YOU STARTED WORKING out to get jacked. You've done plenty of exercises to train your arms, abs, back, legs, and, of course, your chest. From body-part specific training days to push-pull splits, you've dedicated your time and effort to building more muscle—and you've realized that there's more to getting to your aesthetic goals than just adding mass and pushing for PRs. You want muscle definition too, so you're ready to focus in on the finer points of your anatomy, giving attention to training muscles like the forearms, brachialis, and serratus anterior. But more than anything else, you probably find yourself striving after a shredded, striated inner chest.
That's generally what guys call the spot between your pectoral muscles, one of those places you can tell the difference between a good physique and a great one. A well-developed inner chest will be the pride of your upper body. Think about all the guys you've seen swaggering around the gym in stringer tanks or out on the town with deep Vs and sternum tattoos, showing off the fruits of their labor. But there's one catch: You can't actually train the inner chest—at least not in the same way that you'd blow up your biceps or torch your triceps. Those muscles thrive through isolation, with plenty of exercises that you can do to work exactly the spot you want to stimulate growth.
The chest, however, is different. If you want to train the inner chest, you'll be training the muscle group as a whole; you can't only target the inner part of the muscle on its own. You can target your pectoral muscles with plenty of exercises—and if you combine those moves with a well-balanced routine and a smart diet (which is really one the most essential steps for any aesthetically-focused fitness goal), you can build the powerful-looking inner chest you've envisioned.
How You Can Accomplish Your Inner Chest Muscle Goals
In geek speak, every sarcomere of muscle fibril will contract with each rep of these chest-focused exercises. But you can put added emphasis on your inner chest with the right exercises.
Barbell and straight dumbbell presses don’t emphasize the fibers nearest your breastbone. That’s because one of the functions of the pectorals is to bring your arms toward the midline of the body—this is referred to as adduction or convergence; picture hugging a big Redwood tree—and this function isn’t required during a regular bench press, straight up-and-down movement. Another key for muscle growth and definition is the mind-muscle connection. This means that you're able to feel the muscle work through its full range of motion, rather than focusing purely on moving big weights.
So, to really hit the inner part of your pecs, you need to perform exercises where the arms don’t just extend out in front of you, but where they come together (or even cross) the midline of the body. Pushing big numbers shouldn't be your ultimate aim either, so you can establish the mind-muscle connection—proper form and constant focus should be the goal.
Here are some exercises that do a good job of that.
The Best Moves to Work Your Inner Chest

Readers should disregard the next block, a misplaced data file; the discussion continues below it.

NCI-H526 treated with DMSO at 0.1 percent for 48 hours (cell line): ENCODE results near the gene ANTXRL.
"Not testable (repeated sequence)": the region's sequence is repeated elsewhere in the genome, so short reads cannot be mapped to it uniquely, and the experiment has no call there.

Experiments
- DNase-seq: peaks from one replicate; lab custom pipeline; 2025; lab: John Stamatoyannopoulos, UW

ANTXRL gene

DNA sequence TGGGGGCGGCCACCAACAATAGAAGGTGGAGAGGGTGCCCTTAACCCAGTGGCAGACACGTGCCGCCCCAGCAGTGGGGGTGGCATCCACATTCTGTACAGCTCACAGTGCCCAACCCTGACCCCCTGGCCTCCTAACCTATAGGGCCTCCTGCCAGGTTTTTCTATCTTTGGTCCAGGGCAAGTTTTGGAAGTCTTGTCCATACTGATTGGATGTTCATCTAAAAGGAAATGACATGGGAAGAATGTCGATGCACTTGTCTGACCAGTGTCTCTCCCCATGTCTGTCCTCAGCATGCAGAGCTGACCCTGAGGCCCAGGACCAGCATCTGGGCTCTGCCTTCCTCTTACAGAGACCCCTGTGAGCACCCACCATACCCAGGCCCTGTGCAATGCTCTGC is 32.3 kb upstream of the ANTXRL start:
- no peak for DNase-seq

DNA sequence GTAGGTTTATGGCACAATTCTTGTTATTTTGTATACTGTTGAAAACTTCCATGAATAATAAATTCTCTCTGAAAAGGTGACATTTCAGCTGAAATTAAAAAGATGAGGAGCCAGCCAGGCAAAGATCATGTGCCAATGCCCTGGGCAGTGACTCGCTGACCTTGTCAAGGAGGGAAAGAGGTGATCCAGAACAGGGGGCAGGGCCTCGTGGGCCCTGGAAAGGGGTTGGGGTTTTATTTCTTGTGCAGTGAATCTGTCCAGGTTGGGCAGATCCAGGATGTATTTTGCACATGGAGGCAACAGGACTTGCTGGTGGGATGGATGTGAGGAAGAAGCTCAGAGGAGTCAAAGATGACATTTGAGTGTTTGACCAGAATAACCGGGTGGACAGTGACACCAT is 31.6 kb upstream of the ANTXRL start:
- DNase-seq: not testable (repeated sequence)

The fly takes that essential movement we've already highlighted—adduction—and adds resistance. But while the standard dumbbell chest fly is a solid option (you'll notice it listed below, after all) the exercise does have its downsides. This variation helps to alleviate those problems while also allowing you to use heavier weights while keeping your joints safe, which should pay off with greater gains.
How to Do It:
Set up on a flat weight bench, holding a pair of dumbbells and resting your shoulders on the pad to form a 'T' shape.
Drive your shoulders into the bench, then squeeze your glutes and abs to lift your torso up. Your body should form a straight line from shoulders to knees with your feet flat on the ground. Press the dumbbells straight up, then shift them to a neutral position (palms facing each other).
Open up your elbows to lower the weight down, taking 3 to 4 seconds. You can pause briefly on the bench.
Squeeze your chest to fly the weights back up to the starting position.
Bear Plank Chest Press
Flip your press to chisel your pecs with this tough cable machine or banded exercise. You'll create a ton of tension using your abs, lower back muscles, and glutes to remain stable—then carve out your pecs with the presses.
How to Do It:
Set up in a bear plank position, holding the cable handles or bands.
Keep your hips and shoulders square to the ground, then shift one arm back to your torso.
Pause, then press down to the ground, keeping your back flat and body square.
Dumbbell Chest Flys
Flys are the most basic exercise for that arms to midline motion, and you're most likely familiar with this variation of the movement. In order to maximize the effect on the inner chest, there are a few things to keep in mind.
How to Do It:
First, make sure to take a strong position on the bench—that means your shoulders are dialed in, your core and glutes are engaged, and your feet are securely on the floor.
Press the dumbbells straight up. The most important part of the fly is the top of the lift, with the dumbbells raised above your chest.
Lower the weights down to either side maintaining a slight elbow bend, keeping your shoulders engaged on the bench and only moving at the shoulder joint. Only descend until you feel a stretch to your chest muscles.
Squeeze your chest to fly the weight back up to the starting position. Rather than touching the bells at the top, keep some space between them and instead focus on squeezing your pecs as much as you can beyond what it takes to lift the weight.